Tuesday, 7 June 2016

A Byfield Pot-pourri

Today found me in Byfield, Northants on a warm, almost sultry day. With a little time to spare I had a stroll around, reminiscing about the ten years I had spent there.
A tangle of weedy plants near the village green included a solitary plant of the Byzantine Gladiolus, Gladiolus illyricus, subspecies byzantinus (aka Gladiolus byzantinus). I last saw it growing en masse as a cornfield weed in Turkey but it is common over much of the eastern Mediterranean.
Gladiolus byzantinus in a weedy border.
Byfield, Northants. 7.June, 2016
I was pleased to see it because imo it really is  an excellent garden plant. Not only is it more delicate and graceful than most available 'gladdies' but, not being a hybrid, it is more likely to attract insects. (Growing to its right is Wall Barley, Hordeum murinum, a close relative of the barley grown as a crop.)

The Cornbrook, a tributary of the Cherwell, flows through the village and at its banks near Fiveways is a clump of Yellow Flag, Iris pseudacorus.
Yellow Iris beside a stream in Byfield.
7 June, 2016
It was widespread in the time of John Clare but since then, though perhaps declining in places, it has widely colonised the gravel pits created in the twentieth century.
                                       From the pond-head gazed in vain
                                       On the flag-flower's yellow hue.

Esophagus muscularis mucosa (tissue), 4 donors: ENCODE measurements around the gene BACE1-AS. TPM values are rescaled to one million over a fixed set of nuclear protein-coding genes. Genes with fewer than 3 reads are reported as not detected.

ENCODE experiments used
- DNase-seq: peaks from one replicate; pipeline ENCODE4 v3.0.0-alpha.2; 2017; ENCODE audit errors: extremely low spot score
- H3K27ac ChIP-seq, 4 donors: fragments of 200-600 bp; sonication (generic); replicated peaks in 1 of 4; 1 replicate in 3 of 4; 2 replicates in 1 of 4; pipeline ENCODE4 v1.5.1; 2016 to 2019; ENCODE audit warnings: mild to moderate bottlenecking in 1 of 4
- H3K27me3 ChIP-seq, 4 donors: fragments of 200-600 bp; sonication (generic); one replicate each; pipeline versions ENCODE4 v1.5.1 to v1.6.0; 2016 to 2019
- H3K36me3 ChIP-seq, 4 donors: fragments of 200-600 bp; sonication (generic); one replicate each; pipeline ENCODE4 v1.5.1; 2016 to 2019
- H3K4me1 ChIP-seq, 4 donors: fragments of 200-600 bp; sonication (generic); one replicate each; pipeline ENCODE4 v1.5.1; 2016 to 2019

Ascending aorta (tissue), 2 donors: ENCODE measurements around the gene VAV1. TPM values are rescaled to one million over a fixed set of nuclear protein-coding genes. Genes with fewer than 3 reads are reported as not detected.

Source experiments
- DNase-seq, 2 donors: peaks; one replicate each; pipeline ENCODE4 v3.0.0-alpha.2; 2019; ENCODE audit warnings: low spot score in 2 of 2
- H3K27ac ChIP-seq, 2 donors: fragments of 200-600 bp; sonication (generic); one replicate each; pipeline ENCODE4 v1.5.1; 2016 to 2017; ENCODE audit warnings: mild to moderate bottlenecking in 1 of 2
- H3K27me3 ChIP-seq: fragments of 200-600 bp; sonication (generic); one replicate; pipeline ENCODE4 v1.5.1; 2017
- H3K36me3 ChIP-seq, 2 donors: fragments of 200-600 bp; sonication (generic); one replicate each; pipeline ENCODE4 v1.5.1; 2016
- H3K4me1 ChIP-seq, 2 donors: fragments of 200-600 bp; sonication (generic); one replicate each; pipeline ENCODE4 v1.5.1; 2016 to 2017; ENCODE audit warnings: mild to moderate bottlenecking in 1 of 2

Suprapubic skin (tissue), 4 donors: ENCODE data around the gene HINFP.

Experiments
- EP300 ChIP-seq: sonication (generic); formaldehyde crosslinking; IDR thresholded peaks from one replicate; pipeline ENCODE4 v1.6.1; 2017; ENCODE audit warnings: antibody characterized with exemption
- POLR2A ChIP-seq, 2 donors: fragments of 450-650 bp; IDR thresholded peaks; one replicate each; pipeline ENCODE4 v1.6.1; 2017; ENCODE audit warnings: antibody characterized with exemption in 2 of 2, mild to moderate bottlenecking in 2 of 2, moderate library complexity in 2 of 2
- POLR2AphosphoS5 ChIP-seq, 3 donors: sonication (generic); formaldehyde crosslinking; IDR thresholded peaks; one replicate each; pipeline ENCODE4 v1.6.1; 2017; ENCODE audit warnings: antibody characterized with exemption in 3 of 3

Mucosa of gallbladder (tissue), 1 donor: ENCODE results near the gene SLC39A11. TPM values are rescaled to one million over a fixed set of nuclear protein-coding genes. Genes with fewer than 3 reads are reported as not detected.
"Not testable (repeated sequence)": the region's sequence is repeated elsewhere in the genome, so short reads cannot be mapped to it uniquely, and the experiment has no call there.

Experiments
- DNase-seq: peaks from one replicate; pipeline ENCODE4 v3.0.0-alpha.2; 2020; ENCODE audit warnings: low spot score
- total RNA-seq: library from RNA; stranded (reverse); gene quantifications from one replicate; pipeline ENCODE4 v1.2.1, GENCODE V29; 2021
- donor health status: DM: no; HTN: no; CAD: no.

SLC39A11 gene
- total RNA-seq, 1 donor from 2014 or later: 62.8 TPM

John Clare: Village Minstrel, 1821

Close-up of Yellow Iris showing the faint brown nectar
guides. Byfield. 7 June, 2016
The flowers merit a closer look for they are of great beauty, but introduce them only into large garden lakes; I once planted some in a small pond and within three years they had overwhelmed it! Early in the last century it was still being recommended for dysmenorrhoea (painful menstruation) but your G.P. wouldn't be amused to hear that you'd been chewing iris roots.
I called in to see my old friend Oliver Tynan and pointed out to him a lovely male Bullfinch, Pyrrhula pyrrhula, on the gravel path beneath a window. He carefully picked it up. An examination showed no obvious injury and we concluded that it had been stunned by colliding with the glass. He carefully placed it in a position where cats would be unlikely to find it. This species may be destructive of fruits but I wish it well.

Incidentally, why did I include the Latin name? As I have mentioned before, it is for people in other countries who may be unfamiliar with our vernacular names. (A lady from Cape Cod in the USA responded to one of my blogs asking me about a gall species on one of her beech trees and wanting to know its distribution in the States. I referred her elsewhere; I don't think she had realised I was in Britain.)

Postscript The following morning Oliver told me that the bullfinch had died.

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